A bank freezing branch closures? It runs completely against the current narrative. But that indeed is what Barclays is doing with more than 100 of its “last in town” and/or remotely situated outlets, at least for the next two years. 

Does this mean banking with hugs is becoming a reality? 

Well, not quite. And there is a sting in the tail. This is, after all, banking we’re talking about. There’s always a catch. 

We’ll tell you what’s true. You can form your own view.

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But first let’s look at the good stuff. 

Amid an ongoing furore about rural branch closures, Barclays decided to see what it could do to make them more viable at a time when more and more people are abandoning them in favour of the phone and the internet. It settled upon 12 of them to trial ideas, including changing opening hours to make them more customer friendly, reinstalling local managers and sending them out into the community, and using video facilities to add to the range of services they were able to offer. 

The trials worked well enough for the plans to be extended. 

The newly protected branches will still have to prove that they can be financially viable for the business. The bank makes it clear that people in the communities they serve will need to use them.

But it isn’t just waiting for business to come to it. It’s sending its staff out into the community in an attempt to whip up custom. I’m told the early results are encouraging.

If you make an effort you can win business. Who knew? 

This is also, not to put too fine a point on it, smart PR. There are real concerns about the way rural communities are served by the industry’s giants at a time when challenger banks, which were supposed to provide the industry with a much-needed competitive jolt, are struggling.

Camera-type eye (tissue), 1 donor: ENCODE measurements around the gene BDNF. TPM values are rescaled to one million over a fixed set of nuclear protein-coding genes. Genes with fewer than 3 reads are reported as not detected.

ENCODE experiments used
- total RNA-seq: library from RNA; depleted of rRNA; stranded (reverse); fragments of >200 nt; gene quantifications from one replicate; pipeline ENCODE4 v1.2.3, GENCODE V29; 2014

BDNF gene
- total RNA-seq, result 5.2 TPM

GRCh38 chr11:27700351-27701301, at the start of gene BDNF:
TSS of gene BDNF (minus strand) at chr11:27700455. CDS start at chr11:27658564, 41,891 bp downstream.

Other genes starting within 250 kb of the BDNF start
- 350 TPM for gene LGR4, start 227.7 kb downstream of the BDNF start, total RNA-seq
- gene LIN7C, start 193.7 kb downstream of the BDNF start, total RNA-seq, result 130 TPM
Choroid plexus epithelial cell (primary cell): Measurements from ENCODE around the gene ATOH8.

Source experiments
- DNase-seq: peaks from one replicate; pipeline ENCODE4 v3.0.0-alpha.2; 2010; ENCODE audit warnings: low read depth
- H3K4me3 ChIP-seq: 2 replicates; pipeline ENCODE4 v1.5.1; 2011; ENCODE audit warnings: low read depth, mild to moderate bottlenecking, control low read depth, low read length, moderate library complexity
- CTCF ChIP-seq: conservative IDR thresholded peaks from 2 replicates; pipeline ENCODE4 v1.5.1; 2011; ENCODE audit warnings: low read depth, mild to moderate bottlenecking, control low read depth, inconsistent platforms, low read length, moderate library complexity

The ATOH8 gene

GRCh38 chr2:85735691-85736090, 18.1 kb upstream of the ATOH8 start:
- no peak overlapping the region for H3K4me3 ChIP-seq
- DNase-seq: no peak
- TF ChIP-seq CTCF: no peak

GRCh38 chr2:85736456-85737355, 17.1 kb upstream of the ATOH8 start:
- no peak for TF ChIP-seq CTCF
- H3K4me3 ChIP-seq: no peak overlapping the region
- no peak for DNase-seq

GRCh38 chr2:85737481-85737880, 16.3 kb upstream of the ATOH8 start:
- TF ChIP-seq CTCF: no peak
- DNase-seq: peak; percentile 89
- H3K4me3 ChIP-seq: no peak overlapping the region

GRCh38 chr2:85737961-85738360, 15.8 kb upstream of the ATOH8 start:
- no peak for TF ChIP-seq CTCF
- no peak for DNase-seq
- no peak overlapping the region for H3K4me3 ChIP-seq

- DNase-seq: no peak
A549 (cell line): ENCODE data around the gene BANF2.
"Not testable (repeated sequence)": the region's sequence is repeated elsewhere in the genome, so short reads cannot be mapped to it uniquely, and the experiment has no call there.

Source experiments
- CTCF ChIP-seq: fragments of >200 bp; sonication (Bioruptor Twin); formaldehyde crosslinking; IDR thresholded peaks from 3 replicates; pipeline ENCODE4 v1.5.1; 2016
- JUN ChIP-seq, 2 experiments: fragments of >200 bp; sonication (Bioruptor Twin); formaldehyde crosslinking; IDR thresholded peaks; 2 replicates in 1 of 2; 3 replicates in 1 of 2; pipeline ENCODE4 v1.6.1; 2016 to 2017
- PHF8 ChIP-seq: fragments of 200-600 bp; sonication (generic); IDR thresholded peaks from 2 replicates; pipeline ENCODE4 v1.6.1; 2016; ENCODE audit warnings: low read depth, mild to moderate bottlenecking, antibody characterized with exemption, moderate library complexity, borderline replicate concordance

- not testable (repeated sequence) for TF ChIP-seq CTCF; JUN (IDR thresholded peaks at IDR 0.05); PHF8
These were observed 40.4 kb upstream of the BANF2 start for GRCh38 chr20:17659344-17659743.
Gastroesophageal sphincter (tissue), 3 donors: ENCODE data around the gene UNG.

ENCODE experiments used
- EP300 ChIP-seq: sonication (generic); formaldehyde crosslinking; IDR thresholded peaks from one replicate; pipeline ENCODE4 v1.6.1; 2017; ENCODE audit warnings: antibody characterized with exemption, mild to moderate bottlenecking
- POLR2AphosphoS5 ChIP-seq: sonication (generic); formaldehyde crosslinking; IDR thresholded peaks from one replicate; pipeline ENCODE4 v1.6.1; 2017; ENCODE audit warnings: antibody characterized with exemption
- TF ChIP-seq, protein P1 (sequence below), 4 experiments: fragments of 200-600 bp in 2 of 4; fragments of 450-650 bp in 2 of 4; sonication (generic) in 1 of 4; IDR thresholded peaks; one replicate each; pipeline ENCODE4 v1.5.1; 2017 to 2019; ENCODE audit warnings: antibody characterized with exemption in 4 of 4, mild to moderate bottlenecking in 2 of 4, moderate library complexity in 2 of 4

If politicians and/or regulators start chuntering about competition investigations and such like, Barclays can point to what it’s doing and say, look see, we’re the good guys here.

At least up to a point. Because this brings us neatly to that sting in the tail I mentioned. Alongside the closure freeze, Barclays is opting out of part of an agreement it and its competitors have with the Post Office, which allows customers to use its outlets to deposit cash and withdraw money with their debit cards.

From 2020 onwards, Barclays’ customers won’t be able to do the latter. 

The announcement dovetails with one from Which?, which this morning publishes another report raising concerns about access to cash in rural areas. The consumer group says that even some supposedly “protected” ATMs have been closing and highlights the long journeys some people now face to get their hands on their money. 

Barclays says it’s going to replace the Post Office scheme with one of its own. It will involve local businesses offering a replacement service. 

The trouble is, as Which? observes, its move does rather “blow apart industry claims that the Post Office network is a solution to the cash crisis”. 

Which? wants the government to step in. At some point, probably when Boris Johnson has departed and something resembling a sensible administration has emerged, that may ultimately happen. The provision of banking services and access to cash in remote areas clearly warrants better oversight than it’s currently getting. 

Barclays would be wise to rethink this part of its decision. Protecting 100 of its branches from closure is both smart and commendable, but the Post Office pull-out risks snatching defeat from the jaws of victory.

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